Chiropractic Schools and Training Programs

Learn about chiropractic certificate and degree programs and careers in the field, including office assistant, technician and chiropractor. Find out education and licensure requirements for these jobs. Schools offering Allied Health degrees can also be found in these popular choices.

What You Need to Know

Your studies in chiropractic care can prepare you to become a doctor who treats patients with conditions ranging from pain and soreness to chronic conditions with a focus on their overall health. While the majority of training options available are geared toward earning a Doctor of Chiropractic degree, you can also find programs to train for a technician or therapist position at a chiropractic office.

Program Options Diploma in Chiropractic Technician, Chiropractic Technician Therapy Certificate, Associate of Science in Chiropractic Technician, Doctor of Chiropractic
Courses Gross anatomy, spinal anatomy, neuroanatomy, neurophysiology, embryology, cellular physiology, endocrinology, palpation, subluxation analysis
Training Clinical rotations required to graduate from a chiropractic program

What Schools Offer a Doctor of Chiropractic Program?

The Council on Chiropractic Education (CCE) accredits institutions that offer chiropractic programs. There are currently 18 schools across the U.S. accredited by the CCE, according to the American Chiropractic Association. These schools offer programs that combine classroom studies, labs and clinical rotations that lead to a Doctor of Chiropractic degree. These schools are:

  • Cleveland University - Kansas City - Overland Park, KS
  • D'Youville College - Buffalo, NY
  • Life Chiropractic College West - Hayward, CA
  • Life University - Marietta, GA
  • Logan University - Chesterfield, MO
  • National University of Health Sciences - Lombard, IL
  • National University of Health Sciences St. Petersburg - Pinellas Park, FL
  • New York Chiropractic College - Seneca Falls, NY
  • Northwestern Health Sciences University - Bloomington, MN
  • Palmer College of Chiropractic - Davenport, IA; Port Orange, FL; San Jose, CA
  • Parker University - Dallas, TX
  • Sherman College of Chiropractic - Boiling Springs, SC
  • Southern California University of Health Sciences - Whittier, CA
  • Texas Chiropractic College - Pasadena, TX
  • University of Bridgeport College of Chiropractic - Bridgeport, CT
  • University of Western States - Portland, OR

How Can I Prepare for Chiropractic Schools and Training?

To qualify for admission to a school offering a Doctor of Chiropractic program, you need to have at least 90 semester hours toward a bachelor's degree, according to the U.S. Bureau of Labor Statistics ( Some programs may require a bachelor's degree as a prerequisite to admission, but you generally need to take a certain number of specific courses, including:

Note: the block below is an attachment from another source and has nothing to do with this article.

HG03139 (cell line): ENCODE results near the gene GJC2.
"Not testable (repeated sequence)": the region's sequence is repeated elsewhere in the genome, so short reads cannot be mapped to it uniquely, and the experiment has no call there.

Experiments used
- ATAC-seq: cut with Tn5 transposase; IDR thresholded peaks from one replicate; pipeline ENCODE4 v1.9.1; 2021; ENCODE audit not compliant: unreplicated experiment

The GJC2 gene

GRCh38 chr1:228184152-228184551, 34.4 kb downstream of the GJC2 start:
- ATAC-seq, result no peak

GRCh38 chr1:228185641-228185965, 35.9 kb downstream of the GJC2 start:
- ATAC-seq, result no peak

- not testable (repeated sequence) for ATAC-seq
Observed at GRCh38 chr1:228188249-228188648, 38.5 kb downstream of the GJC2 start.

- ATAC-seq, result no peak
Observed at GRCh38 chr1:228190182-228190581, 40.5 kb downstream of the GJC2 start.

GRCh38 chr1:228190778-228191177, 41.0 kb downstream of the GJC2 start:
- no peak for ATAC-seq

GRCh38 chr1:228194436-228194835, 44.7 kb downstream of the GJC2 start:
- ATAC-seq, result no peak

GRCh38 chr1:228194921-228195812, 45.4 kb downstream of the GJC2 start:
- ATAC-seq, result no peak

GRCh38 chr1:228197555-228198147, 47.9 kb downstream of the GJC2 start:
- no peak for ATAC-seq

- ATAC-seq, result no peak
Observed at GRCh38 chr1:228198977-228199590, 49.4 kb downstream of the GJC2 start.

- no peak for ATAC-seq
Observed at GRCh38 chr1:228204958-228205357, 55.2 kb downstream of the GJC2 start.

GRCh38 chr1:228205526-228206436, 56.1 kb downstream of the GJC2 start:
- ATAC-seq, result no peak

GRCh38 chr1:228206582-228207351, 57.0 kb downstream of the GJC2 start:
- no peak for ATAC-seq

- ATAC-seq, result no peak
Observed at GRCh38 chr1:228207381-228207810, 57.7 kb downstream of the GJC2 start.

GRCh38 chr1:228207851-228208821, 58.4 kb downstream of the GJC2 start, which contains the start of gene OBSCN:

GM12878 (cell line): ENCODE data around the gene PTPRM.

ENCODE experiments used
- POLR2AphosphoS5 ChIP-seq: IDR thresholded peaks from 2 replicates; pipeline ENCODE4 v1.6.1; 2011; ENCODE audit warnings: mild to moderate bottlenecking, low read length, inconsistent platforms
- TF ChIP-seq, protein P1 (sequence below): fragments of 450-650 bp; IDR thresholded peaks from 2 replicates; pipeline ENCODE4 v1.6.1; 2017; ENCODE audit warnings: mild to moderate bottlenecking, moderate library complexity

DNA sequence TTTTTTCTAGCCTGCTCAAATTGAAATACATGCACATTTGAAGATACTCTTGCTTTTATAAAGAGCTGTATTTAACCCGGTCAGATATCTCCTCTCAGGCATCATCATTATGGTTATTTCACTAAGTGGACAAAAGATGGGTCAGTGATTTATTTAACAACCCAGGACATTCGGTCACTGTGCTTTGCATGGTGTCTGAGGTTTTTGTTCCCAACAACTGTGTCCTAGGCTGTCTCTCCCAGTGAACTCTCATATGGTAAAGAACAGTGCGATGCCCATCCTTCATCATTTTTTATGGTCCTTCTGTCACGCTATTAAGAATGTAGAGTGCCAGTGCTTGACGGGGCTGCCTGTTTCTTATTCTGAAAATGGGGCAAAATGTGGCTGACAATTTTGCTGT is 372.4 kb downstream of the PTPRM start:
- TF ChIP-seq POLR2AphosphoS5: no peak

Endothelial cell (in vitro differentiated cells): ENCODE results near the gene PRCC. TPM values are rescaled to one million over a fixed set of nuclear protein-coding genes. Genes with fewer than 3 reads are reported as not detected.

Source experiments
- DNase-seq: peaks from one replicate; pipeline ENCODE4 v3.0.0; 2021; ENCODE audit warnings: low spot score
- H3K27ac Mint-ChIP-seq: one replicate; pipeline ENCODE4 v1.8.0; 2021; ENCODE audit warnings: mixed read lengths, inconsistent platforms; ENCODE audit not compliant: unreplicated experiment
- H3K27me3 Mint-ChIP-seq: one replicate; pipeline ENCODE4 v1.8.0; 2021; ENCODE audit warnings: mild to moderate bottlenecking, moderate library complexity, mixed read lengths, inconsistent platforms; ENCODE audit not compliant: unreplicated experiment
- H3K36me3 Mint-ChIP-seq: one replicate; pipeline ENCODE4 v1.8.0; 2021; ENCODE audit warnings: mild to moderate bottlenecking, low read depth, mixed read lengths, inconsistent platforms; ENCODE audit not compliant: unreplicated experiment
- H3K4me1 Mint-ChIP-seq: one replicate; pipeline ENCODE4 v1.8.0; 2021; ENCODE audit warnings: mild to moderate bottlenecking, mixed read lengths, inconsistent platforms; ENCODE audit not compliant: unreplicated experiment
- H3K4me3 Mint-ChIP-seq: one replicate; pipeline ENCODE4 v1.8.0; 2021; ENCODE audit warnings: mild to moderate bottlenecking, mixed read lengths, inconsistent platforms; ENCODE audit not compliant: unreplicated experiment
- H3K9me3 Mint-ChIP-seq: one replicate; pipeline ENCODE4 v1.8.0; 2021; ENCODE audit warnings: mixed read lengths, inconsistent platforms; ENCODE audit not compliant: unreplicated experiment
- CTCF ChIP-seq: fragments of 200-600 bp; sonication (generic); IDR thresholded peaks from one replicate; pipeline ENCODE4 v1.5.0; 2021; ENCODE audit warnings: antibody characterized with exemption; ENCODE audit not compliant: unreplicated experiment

• Chemistry
  • Biology
  • Physics
  • Psychology
  • Organic chemistry
  • Biochemistry

All science courses should include a lab.

Where Can I Take Pre-Chiropractic Courses?

Many colleges and universities across the U.S. offer pre-chiropractic programs. Some programs might be completed online, though they could involve on-campus labs. Look for an undergraduate school that offers a non-degree pre-chiropractic program or a bachelor's degree in a health- or science-related major. After completing your undergraduate work, you can apply to a professional chiropractic school to work toward your Doctor of Chiropractic (D.C.). Most D.C. programs take four years to complete, although some schools offer accelerated degree programs.

What Might I Learn?

Most D.C. programs teach a combination of biology and chemistry, as well as specific chiropractic techniques and business practices. In order to become a licensed D.C., you need to accumulate a certain number of hours of experience in the classroom and through clinical internships. Through your chiropractic-training program, you have the opportunity to receive hands-on training in an affiliated facility or an on-campus chiropractic clinic.

Do I Have to Earn a Doctorate to Work in the Chiropractic Field?

If you'd like to work in the chiropractic field but don't want to earn a Doctor of Chiropractic, other options are available to you. Some schools offer associate's degrees or certificate programs for students who want to work in a chiropractic clinic as an office assistant, therapist or technician. These programs can prepare you to assist a chiropractor in an administrative or medical capacity by teaching the specific skills necessary for working in the chiropractic field. Coursework could include therapeutic approaches, wellness and examination concepts.

To continue researching, browse degree options below for course curriculum, prerequisites and financial aid information. Or, learn more about the subject by reading the related articles below:

  • 1. Degree Options:
The schools in the listing below are not free and may include sponsored content but are popular choices among our users. Tuition and costs will vary across programs and locations. Be sure to always request tuition information before starting a program.

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